Honouring the Graduates of the 2015 Environmental Monitoring Technician Training Program
Fifteen Aboriginal trainees from eight First Nation and Métis communities successfully completed the five-week Environmental Monitoring Technician Program Pilot co-funded by AEMERA (now the Environmental Monitoring and Science Division) and Alberta Innovates – Technology Futures (AITF). The group celebrated their program completion with a graduation ceremony at AITF auditorium on Monday, February 29 from 1:00 to 4:00 p.m.
Dr. Elsie Yanik, a 99 year-old Metis Elder, offered an invocation at the beginning of the ceremony. Well-respected for preserving Indigenous heritage and promoting health and education in her community, Elsie expressed tremendous pride of seeing community members graduating from the program with enhanced capacity in protecting the land.
Stephen Lougheed, President and CEO of AITF, opened the graduation ceremony with welcome remarks and then invited Jay Nagendran to speak about environmental monitoring and Aboriginal initiatives. AITF program lead, Dr. Shauna-Lee Chai, together with Carter Yellow-bird, provided an overview of the training program. Mike Beaver, Elder from Bigstone Cree Nation, also a Board member of AEMERA, closed off the official remarks by giving a keynote speech on the importance of empowering people to save Mother Earth collaboratively.
Dancing, drumming and singing performances were presented by the Samson Cree Nation community group. Everyone was invited to join a round dance to honor the trainees’ achievements and to celebrate the gathering.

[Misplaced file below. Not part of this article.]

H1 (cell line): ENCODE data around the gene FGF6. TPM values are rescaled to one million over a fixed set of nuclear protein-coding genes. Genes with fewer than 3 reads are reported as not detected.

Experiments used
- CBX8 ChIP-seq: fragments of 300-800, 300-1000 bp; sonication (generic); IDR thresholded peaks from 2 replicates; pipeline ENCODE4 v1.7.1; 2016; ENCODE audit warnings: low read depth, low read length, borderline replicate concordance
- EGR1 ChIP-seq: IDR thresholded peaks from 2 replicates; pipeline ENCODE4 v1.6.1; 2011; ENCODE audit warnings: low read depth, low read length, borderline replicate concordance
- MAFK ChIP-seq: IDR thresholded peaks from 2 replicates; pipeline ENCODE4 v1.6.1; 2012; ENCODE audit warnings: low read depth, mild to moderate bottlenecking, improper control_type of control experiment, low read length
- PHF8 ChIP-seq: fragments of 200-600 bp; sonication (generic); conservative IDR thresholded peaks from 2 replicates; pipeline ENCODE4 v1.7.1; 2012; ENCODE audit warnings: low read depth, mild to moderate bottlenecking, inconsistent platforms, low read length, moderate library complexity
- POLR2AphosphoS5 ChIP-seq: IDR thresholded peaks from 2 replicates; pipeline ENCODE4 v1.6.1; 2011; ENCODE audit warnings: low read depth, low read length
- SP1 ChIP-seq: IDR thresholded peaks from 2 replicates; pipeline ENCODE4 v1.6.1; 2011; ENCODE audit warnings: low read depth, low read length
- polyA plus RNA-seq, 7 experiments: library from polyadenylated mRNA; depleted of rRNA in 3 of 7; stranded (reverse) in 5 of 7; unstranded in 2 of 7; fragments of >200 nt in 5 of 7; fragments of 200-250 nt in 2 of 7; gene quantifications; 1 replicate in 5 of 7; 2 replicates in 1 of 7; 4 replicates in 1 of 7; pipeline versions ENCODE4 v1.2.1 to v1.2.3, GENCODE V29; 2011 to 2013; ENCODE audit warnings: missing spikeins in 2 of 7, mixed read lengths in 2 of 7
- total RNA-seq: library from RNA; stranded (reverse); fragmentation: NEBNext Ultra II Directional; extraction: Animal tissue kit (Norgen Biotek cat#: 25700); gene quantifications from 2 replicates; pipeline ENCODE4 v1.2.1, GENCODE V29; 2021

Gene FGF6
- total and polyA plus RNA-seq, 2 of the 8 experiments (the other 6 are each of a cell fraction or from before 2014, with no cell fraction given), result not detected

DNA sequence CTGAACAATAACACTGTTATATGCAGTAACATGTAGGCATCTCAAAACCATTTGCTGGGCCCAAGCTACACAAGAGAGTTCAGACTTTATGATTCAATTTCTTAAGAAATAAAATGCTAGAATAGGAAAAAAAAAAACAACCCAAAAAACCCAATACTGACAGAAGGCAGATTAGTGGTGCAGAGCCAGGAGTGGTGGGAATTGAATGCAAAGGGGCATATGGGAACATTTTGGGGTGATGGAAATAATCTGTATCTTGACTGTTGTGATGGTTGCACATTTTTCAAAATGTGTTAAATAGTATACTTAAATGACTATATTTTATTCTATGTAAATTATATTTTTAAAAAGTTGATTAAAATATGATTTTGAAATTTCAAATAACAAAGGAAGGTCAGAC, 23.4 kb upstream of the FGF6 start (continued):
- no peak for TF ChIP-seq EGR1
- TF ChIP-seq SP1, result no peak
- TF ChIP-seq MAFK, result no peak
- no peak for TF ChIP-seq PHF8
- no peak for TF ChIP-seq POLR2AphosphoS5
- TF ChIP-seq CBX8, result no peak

The five-week program courses have been designed to fill in the gaps in existing training programs, and to meet the monitoring interests and needs of Aboriginal communities. The pilot program focused on safety, surface water quality monitoring and wildlife monitoring. Graduation from the program is a great success for these students and their communities as the training they’ve received will increase Aboriginal participation in environmental monitoring, evaluation and reporting.
“One of our key objectives is to braid Indigenous Knowledge into environmental monitoring, evaluation and reporting activities throughout the province,” said Chief Monitoring Officer Bill Donahue. “The Aboriginal training pilot provided community members with enhanced technical skills that will enable them to actively participate in local, community-based monitoring going forward. We are very excited to have our first group of students graduating from the program.”
These students are ambassadors and champions as we move forward in our science, monitoring and community engagement activities. Congratulations to all the students!